Hungama 2: Desperately seeking some laughs
Hungama 2 takes you back to the kind of filmmaking that you thought was way past its best by date. It feels totally out of place in the au courant OTT space
Thing about watching films on OTT platforms is that how you watch them itself tells you a lot about how the films are. Some force you to rewind to moments, expressions, dialogues that reach out to you. Such can be the pull that you go back to them again and again. And then there are those like filmmaker Priyadarshan’s (and actor Shilpa Shetty) return to Bollywood—Hungama 2—that leave you at a loss for words. All they elicit from you is an eyeroll.
I watched the more than 2.5 hour long, so-called comedy, over five hours. That too with a straight face, without laughing so much as even once. This included a half hour pause during which some neighbourhood youngsters tried to rescue a kitten stranded on the ledge of the flat upstairs from my balcony.
Believe you me, I was more invested in what’s going to happen to the kitten next than the assortment of characters on screen. There’s not much to speculate about them anyhow, what with Hungama 2 being a predictable mix of two old Hindi films—Parichay and Ek Naari Ek Brahmachari which themselves were inspired from The Sound of Music and the Telegu film Brahmachari respectively.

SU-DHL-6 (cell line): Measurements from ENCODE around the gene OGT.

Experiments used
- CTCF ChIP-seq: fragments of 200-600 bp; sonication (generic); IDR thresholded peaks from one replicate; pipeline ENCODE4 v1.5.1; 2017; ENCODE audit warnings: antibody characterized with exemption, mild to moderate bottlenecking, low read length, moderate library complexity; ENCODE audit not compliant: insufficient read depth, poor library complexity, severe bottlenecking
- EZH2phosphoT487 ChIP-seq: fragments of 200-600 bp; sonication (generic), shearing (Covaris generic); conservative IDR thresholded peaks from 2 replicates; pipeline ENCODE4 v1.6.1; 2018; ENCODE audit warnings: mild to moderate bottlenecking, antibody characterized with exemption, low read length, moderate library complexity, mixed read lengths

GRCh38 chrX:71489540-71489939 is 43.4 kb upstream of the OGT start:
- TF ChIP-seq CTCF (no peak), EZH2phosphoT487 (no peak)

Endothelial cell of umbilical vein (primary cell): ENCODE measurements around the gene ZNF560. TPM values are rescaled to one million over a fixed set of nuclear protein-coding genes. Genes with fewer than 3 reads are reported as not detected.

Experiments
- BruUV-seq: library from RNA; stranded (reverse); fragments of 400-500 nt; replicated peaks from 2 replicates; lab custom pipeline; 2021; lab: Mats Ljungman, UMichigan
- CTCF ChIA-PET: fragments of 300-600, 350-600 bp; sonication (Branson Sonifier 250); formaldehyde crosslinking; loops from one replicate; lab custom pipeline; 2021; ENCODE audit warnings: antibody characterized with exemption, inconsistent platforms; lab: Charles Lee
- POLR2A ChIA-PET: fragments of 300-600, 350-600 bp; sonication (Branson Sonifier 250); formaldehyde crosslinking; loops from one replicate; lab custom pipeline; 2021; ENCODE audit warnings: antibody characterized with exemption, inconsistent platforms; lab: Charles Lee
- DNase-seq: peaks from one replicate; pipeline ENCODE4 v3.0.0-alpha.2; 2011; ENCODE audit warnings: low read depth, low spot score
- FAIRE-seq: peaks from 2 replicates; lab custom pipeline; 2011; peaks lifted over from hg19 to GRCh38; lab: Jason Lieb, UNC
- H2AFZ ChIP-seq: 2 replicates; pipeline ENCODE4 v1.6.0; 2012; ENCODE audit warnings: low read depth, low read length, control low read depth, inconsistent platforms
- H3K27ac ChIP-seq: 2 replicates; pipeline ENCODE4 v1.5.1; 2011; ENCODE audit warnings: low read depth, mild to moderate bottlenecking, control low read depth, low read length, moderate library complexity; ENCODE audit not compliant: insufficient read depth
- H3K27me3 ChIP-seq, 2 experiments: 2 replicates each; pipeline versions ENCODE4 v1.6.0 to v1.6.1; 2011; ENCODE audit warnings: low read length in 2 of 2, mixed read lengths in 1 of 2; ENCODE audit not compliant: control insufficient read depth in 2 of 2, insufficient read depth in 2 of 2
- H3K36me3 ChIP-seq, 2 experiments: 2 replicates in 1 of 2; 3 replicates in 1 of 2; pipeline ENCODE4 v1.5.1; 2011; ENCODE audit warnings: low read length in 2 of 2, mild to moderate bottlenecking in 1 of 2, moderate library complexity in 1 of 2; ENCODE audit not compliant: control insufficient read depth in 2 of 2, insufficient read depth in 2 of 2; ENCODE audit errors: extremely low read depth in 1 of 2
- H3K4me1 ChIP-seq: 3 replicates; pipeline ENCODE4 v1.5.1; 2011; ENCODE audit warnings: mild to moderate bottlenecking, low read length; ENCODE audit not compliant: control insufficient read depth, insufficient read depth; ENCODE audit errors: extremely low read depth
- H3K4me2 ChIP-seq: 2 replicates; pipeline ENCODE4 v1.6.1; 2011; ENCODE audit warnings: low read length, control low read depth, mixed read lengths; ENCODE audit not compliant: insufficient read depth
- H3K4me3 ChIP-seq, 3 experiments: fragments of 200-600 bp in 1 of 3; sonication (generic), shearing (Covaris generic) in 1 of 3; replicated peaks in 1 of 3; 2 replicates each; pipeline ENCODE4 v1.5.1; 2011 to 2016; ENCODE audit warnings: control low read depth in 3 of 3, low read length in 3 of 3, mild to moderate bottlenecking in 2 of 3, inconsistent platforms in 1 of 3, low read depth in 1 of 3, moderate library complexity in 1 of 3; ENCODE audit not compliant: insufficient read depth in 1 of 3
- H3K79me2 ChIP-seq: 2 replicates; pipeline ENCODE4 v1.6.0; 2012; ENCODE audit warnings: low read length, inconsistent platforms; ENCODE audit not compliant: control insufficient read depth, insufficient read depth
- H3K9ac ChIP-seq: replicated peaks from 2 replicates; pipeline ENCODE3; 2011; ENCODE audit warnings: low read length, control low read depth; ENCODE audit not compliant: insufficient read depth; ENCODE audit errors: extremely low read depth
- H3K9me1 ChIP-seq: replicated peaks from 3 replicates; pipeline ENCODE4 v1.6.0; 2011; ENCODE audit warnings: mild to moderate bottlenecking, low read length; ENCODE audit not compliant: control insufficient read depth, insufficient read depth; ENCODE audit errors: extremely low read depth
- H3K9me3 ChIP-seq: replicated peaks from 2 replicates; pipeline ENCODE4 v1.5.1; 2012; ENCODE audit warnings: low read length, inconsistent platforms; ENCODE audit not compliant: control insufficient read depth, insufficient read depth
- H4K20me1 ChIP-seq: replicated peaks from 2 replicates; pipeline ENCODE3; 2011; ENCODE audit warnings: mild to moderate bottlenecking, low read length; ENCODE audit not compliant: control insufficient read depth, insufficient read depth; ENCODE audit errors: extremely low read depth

So, you have Vaani (Pranitha Subhash) landing up unannounced with her kid at the home of stentorian Kapoor (Ashutosh Rana) whose life is being turned into hell by his own wayward grandchildren. Vaani claims her little daughter is Akash’s (Meezaan Jaffery), her college sweetheart who also happens to be Kapoor’s about-to-be-betrothed younger son.
Additionally, you have the sideshow in which Paresh Rawal reprises his suspicious husband act from Hungama; only novelty being that he finds a new wife Anjali in Shetty from Shoma Anand in the original. All in all its about people chasing people or running away from them while you couldn’t care less.
Cliched characters—like disciplinarian patriarch, scantily clad secretary, loyal cook, mandatory comic—loud acting, needless song-n-dance interludes, a cameo appearance by a star and Chura Ke Dil Mera 2.0 redux; Hungama 2 takes you back to the kind of filmmaking that you thought was way past its best by date. It feels totally out of place in the au courant OTT space. Pity that Meezaan, Javed Jaffrey’s son, had to be saddled with such an anachronous vehicle after debuting with an equally forgettable Malaal. We will wait to truly discover him another day, another film.